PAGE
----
Review: Djuki Mala at HOTA

By Regan Baker


Powerful, energetic, side-splittingly funny and 100% unexpected. Among many other things these are just a handful of ways one could describe Djuki Mala’s self-titled performance at the Gold Coast’s beautiful Art’s Theatre. Some of you may already be wondering why unexpected sprung to mind when describing the show, so let me tell you a bit about myself. I LOVE the unknown. I love surprises. And I love being out of my comfort zone. So when I was asked to attend Djuki Mala I did ZERO research. Nil. Nada. I wanted to be a blank canvas ready to take everything in and experience something different. Safe to say – I was not disappointed!


From the title I had suspected the show to be a traditional Indigenous dance and storytelling and this was quickly confirmed by the opening special performance from the Mangrove Jack Band, who played a cultural blend of Indigenous and Western music (Sidebar: They were amazing and I would pay to see them again). The lights dimmed and through a mix of spoken word and multimedia presentation, we were treated with a cultural storytelling of Indigenous history. Maybe it was just me, but there was something extra powerful about hearing of the British invasion of the land and subsequent slaughter of the Indigenous people on today of all days – the Federal Election.


The hypnotising rhythms of didgeridoo’s and clapsticks rung through the Arts Theatre as the Djuki Mala performers weaved their way around the dark and smoky stage.  Each dance element of the performance was intercut by a multimedia presentation of relatives and friends of Djuki Mala telling some of the more intimate details of how the group formed. It was around this point in time that I started to think to myself, “Four guys, one stage and 70-minutes of Indigenous dance… Don’t get me wrong, it’s already shaping to be a great performance, but how exactly did this become a global sensation?”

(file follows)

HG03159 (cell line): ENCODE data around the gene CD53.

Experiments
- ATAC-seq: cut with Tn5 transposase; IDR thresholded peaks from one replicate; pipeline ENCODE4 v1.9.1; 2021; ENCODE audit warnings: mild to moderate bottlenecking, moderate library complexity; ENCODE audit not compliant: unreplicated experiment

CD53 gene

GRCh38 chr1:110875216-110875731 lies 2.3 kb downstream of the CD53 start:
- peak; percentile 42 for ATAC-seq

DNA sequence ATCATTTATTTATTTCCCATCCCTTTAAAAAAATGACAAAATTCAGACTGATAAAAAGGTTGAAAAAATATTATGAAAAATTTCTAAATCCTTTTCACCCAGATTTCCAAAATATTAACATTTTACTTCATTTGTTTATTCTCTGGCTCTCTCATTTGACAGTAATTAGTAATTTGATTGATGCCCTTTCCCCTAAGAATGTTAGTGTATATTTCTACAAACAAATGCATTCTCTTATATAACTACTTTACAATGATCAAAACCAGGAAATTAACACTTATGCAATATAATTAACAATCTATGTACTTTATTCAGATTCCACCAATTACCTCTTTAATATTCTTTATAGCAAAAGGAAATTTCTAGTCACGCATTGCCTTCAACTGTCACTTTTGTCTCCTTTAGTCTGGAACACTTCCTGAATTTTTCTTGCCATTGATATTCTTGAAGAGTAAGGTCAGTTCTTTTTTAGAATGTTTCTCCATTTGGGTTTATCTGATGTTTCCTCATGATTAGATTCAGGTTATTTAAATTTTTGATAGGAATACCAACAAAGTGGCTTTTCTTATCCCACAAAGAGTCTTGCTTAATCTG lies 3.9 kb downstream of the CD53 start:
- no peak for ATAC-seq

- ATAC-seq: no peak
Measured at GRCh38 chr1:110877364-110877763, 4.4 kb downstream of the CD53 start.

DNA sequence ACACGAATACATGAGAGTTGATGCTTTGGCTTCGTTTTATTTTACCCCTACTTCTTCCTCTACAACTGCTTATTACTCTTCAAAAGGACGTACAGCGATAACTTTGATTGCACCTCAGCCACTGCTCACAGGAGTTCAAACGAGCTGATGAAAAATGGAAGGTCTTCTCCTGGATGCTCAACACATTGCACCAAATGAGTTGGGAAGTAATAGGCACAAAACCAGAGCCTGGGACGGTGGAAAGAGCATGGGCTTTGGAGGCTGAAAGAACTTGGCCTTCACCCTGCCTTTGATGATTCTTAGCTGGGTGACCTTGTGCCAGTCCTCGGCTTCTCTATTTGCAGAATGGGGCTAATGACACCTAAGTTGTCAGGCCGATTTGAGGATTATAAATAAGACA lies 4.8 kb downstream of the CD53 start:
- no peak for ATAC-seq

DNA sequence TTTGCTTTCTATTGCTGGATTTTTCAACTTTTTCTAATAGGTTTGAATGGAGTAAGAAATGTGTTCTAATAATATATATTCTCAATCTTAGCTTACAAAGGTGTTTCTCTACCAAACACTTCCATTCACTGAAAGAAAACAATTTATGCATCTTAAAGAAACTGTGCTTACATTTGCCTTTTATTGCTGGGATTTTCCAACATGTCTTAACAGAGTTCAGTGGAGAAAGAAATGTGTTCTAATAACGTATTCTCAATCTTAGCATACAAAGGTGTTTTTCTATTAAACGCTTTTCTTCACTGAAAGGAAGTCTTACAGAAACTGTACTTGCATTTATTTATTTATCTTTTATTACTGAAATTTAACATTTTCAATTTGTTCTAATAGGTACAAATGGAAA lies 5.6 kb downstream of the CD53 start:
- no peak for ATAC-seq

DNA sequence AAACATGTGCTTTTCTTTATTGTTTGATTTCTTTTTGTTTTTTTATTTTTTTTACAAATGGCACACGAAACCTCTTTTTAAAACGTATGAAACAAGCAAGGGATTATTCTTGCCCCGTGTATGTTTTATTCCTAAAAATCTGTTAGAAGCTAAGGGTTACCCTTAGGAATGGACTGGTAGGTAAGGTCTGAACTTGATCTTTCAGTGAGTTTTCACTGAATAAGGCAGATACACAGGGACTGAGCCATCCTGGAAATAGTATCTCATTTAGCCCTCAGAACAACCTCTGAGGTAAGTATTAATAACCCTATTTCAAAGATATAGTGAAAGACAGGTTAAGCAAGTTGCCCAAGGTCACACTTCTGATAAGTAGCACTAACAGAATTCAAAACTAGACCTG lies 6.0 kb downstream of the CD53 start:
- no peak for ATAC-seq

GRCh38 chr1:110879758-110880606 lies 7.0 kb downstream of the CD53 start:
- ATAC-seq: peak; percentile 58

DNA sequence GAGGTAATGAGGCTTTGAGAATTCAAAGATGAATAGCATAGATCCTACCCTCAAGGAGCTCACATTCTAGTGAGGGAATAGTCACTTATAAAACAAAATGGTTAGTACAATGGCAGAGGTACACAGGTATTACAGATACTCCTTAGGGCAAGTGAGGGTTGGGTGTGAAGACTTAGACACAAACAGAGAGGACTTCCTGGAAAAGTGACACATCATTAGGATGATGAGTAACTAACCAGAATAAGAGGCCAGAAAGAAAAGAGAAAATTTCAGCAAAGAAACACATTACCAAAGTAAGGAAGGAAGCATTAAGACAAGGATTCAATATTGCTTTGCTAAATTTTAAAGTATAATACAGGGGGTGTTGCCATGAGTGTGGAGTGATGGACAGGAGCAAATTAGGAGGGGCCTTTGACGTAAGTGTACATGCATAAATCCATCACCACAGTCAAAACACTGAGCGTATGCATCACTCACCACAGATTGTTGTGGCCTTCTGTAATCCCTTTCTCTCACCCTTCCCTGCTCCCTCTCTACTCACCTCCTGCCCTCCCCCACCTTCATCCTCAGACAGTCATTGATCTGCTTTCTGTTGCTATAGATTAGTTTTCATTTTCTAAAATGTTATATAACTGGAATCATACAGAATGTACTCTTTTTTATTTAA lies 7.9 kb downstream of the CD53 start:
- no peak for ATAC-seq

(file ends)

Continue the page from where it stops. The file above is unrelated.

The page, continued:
And then it happened…


The shift from traditional Indigenous performance to pop-culture blend caught me completely by surprise, but in the best way possible. The next 60-minutes were some of the most fun I have had all year and quite possibly one of the best performances I have ever seen on home soil. The high-energy mix of traditional Indigenous culture, hip-hop music and pop-culture dance had everyone in the audience howling, clapping, whistling and cheering their hearts out. Michael Jackson, The Temptations, Gene Kelly… nothing was off-limits for these highly talented artists. The theatre was filled with energy and passion and one gentleman a few seats in front of me was quite literally laughing himself out of his seat!


Intertwined throughout the dance routines were cutaway videos describing the groups rise to stardom over the past twelve years and what shaped them into the men that stand (and dance) before us. It was a truly powerful message of multiculturalism superbly demonstrated through the fusing of Yolngu culture and contemporary forms of dance.


A must-see performance for men, women and children alike, Djuki Mala is a night to be remembered and a cultural phenomenon not to be missed.

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All opinions and thoughts expressed within reviews on Theatre Travels are those of the writer and not of the company at large.

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